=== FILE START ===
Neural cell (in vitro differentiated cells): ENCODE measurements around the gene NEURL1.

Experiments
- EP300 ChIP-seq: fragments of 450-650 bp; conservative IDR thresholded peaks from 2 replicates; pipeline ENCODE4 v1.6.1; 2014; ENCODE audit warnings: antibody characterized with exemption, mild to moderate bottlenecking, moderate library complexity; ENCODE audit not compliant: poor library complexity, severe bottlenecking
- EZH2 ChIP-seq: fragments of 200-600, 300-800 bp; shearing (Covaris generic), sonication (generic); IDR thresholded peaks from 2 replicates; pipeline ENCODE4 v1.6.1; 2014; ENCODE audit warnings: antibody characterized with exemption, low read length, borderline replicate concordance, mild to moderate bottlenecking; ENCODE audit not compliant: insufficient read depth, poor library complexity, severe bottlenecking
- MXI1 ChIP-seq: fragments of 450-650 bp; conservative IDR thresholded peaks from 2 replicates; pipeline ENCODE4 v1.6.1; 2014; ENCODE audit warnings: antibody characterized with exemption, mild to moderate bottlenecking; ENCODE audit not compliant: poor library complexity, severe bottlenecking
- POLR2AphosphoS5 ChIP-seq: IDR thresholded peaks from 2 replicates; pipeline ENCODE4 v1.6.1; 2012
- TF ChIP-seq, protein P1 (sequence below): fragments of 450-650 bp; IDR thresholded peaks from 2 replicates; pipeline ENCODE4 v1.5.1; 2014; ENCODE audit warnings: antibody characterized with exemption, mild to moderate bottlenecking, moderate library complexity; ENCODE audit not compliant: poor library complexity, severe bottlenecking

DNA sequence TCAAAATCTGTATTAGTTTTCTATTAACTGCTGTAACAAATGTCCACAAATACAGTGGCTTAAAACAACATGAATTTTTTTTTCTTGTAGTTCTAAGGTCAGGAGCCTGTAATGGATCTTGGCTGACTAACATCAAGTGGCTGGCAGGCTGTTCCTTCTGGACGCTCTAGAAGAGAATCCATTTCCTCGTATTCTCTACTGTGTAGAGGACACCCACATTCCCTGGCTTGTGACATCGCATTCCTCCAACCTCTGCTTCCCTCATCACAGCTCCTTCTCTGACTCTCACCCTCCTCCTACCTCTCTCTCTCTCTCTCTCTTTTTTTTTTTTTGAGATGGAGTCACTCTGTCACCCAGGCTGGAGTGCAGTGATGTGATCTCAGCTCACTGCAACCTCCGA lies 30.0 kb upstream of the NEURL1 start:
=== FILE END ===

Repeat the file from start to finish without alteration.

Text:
Neural cell (in vitro differentiated cells): ENCODE measurements around the gene NEURL1.

Experiments
- EP300 ChIP-seq: fragments of 450-650 bp; conservative IDR thresholded peaks from 2 replicates; pipeline ENCODE4 v1.6.1; 2014; ENCODE audit warnings: antibody characterized with exemption, mild to moderate bottlenecking, moderate library complexity; ENCODE audit not compliant: poor library complexity, severe bottlenecking
- EZH2 ChIP-seq: fragments of 200-600, 300-800 bp; shearing (Covaris generic), sonication (generic); IDR thresholded peaks from 2 replicates; pipeline ENCODE4 v1.6.1; 2014; ENCODE audit warnings: antibody characterized with exemption, low read length, borderline replicate concordance, mild to moderate bottlenecking; ENCODE audit not compliant: insufficient read depth, poor library complexity, severe bottlenecking
- MXI1 ChIP-seq: fragments of 450-650 bp; conservative IDR thresholded peaks from 2 replicates; pipeline ENCODE4 v1.6.1; 2014; ENCODE audit warnings: antibody characterized with exemption, mild to moderate bottlenecking; ENCODE audit not compliant: poor library complexity, severe bottlenecking
- POLR2AphosphoS5 ChIP-seq: IDR thresholded peaks from 2 replicates; pipeline ENCODE4 v1.6.1; 2012
- TF ChIP-seq, protein P1 (sequence below): fragments of 450-650 bp; IDR thresholded peaks from 2 replicates; pipeline ENCODE4 v1.5.1; 2014; ENCODE audit warnings: antibody characterized with exemption, mild to moderate bottlenecking, moderate library complexity; ENCODE audit not compliant: poor library complexity, severe bottlenecking

DNA sequence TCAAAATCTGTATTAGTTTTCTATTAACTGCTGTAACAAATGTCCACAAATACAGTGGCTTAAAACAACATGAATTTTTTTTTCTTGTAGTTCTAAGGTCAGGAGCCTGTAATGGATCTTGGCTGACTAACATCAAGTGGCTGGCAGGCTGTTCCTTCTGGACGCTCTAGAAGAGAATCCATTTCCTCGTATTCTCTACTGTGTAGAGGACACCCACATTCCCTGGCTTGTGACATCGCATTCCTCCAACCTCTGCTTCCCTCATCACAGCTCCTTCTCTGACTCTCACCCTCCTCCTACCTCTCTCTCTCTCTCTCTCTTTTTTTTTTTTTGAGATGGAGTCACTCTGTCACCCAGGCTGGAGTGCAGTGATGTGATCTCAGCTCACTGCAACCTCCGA lies 30.0 kb upstream of the NEURL1 start: